In 2023, high interest rates caused global equities to fall, depreciating emerging market currencies and slowing global growth. Military conflicts reached the highest level since the Cold War, affecting capital markets. In this article, Octa analysts take readers back to the events of 2023 and explain the underlying patterns along the way.
KUALA LUMPUR, MALAYSIA – Media OutReach Newswire – 14 December 2023 – In 2023, the economic situation was primarily influenced by inflation, remaining above the targets set by policymakers. Given the harmful nature of elevated inflation, central banks pursued aggressive monetary policies.
This led to a substantial decline in interest rate-sensitive government bonds and equities of companies in cyclical sectors of the economy. The only exception in 2023 was oil and gas stocks, which showed a positive trend on the back of steadily high energy prices.
This uneven decline paints the 2023 financial markets in gloomy colours. However, the overall situation is not so bad if we look more globally.
Not a recession, but a return to normality
In 2023, the global economy is still reeling from the effects of the unprecedented economic stimulus undertaken during COVID-19—it was one of the biggest jumps in real GDP and inflation in history. Not surprisingly, after such a massive boom, the economy began to cool down while showing a decline in real GDP growth.
’A 2–4% drop in real GDP growth amid rising inflation is associated with the economy slowdown. However, if we start with nominal growth rates over the last decade, the decline in the previous two years has only returned nominal growth to the norm,’ said Kar Yong Ang, Octa’s financial market analyst.
’The slowdown to normal growth rates inspires confidence that a recession will be avoided. However, the ongoing decline is likely to persist for at least the next six months, and it remains to be seen whether a soft or hard landing lies ahead, but it is certainly close at hand,’ added Kar Yong Ang.
U.S. macroeconomic performance as a trigger
High inflation and unemployment rate, the usual precursors of recession, are nowhere to be seen, which is not typical for an economic slowdown. The inflation marker is more or less clear—it has been on a downward trend for over a year and a half. The employment rate is a bit more complicated.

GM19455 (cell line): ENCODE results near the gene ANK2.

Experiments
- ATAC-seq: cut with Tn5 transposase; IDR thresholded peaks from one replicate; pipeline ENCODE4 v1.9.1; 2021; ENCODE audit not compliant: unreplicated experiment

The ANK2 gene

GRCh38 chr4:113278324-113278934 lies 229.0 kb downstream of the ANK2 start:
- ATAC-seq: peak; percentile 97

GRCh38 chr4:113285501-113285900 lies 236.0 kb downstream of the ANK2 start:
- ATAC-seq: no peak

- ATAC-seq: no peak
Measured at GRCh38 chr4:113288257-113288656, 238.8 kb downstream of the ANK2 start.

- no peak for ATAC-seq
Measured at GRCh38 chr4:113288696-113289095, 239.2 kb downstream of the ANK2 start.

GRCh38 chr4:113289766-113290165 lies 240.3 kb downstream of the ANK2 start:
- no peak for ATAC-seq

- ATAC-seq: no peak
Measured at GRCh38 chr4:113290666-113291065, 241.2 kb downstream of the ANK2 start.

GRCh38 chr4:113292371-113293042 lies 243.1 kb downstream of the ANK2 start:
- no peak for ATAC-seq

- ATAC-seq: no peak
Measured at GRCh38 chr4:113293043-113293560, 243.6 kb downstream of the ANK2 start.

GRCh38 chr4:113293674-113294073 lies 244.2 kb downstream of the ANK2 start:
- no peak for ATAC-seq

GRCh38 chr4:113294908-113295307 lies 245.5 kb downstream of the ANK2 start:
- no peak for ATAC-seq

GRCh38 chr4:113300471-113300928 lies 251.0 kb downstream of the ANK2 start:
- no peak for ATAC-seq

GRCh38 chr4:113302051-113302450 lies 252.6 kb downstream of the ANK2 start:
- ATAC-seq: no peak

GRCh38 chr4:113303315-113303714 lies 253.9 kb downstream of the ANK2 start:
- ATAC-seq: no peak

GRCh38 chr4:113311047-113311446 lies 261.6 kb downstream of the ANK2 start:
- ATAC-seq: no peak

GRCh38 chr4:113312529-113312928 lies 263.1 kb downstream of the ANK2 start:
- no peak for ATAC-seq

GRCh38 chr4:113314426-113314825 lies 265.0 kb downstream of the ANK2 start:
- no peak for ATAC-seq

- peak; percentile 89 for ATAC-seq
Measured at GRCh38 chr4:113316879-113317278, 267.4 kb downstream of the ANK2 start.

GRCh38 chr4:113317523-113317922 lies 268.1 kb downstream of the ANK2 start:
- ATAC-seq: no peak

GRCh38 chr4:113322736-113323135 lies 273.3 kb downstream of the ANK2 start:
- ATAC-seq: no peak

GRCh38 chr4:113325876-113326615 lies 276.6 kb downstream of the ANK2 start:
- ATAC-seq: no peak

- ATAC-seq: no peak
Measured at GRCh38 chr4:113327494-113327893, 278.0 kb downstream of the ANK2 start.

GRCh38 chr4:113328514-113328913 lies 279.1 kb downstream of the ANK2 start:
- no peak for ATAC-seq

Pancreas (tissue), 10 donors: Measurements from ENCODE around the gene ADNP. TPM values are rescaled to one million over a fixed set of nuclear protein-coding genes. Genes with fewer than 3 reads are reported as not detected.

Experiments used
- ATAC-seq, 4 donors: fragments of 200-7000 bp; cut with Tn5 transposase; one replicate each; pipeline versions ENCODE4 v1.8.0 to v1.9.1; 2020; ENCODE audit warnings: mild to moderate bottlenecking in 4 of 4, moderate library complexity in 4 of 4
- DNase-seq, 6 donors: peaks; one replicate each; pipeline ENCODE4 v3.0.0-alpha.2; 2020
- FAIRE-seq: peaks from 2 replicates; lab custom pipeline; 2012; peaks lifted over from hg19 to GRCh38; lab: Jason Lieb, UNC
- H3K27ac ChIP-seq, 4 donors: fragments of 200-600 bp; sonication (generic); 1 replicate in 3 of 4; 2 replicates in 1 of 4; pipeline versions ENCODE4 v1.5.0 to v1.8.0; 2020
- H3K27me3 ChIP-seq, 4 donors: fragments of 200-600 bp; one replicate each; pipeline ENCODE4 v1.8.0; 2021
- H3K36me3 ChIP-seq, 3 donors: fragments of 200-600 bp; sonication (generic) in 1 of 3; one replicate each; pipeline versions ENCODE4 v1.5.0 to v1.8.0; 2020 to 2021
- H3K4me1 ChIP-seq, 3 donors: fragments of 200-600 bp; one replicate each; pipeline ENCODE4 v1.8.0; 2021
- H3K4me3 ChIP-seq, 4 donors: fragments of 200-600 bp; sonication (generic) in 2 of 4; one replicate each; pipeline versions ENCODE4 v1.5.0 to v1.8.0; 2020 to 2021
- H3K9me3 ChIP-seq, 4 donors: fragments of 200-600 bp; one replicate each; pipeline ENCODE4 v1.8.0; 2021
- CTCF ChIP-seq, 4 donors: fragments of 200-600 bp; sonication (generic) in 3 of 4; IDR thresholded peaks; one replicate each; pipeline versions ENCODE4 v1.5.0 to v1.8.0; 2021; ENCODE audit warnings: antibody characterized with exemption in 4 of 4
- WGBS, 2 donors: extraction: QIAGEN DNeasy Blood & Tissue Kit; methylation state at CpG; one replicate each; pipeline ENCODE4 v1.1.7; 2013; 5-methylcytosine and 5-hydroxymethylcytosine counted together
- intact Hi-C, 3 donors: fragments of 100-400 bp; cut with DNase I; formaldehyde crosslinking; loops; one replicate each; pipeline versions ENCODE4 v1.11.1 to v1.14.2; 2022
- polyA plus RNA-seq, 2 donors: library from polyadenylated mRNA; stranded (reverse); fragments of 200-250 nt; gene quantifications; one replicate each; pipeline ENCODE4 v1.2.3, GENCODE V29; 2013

Changes in labour costs are mainly determined by cyclical sectors of the economy, which, as we said earlier, have experienced a severe decline. When a company’s cash flow remains positive, the employment rate remains high. Reducing revenue for cyclical companies leads to cost optimisation—like reducing aggregate weekly working hours and the number of employees. A decline in consumer wage income similarly leads to reduced consumer activity.
It turns out that employment is sensitive to changes in corporate revenues: the less companies earn, the more likely they are to reduce the number of employees and their working hours. Hence, there is an intense focus on employment, hours worked, and manufacturing survey metrics—all aimed at deciphering clues about the outlook for the economy, profits, and risk assets.
In the second half of 2023, the number of jobs created each month has been declining. This trend is consistent with the continued slowdown in GDP. The weakening labour market is beginning to manifest itself in rising delinquencies, lower demand for credit and more bankruptcies. These trends usually lead to a recession, so financial markets are pinning their hopes on the Fed to implement stimulative monetary policy before that happens.
It all comes down to interest rates
At the end of the third quarter, many investors expected that global interest rates had peaked and could fall in the coming quarters. However, no miracle happened: central banks chose a wait-and-see tactic in the second half of 2023, making infrequent adjustments to their monetary policies.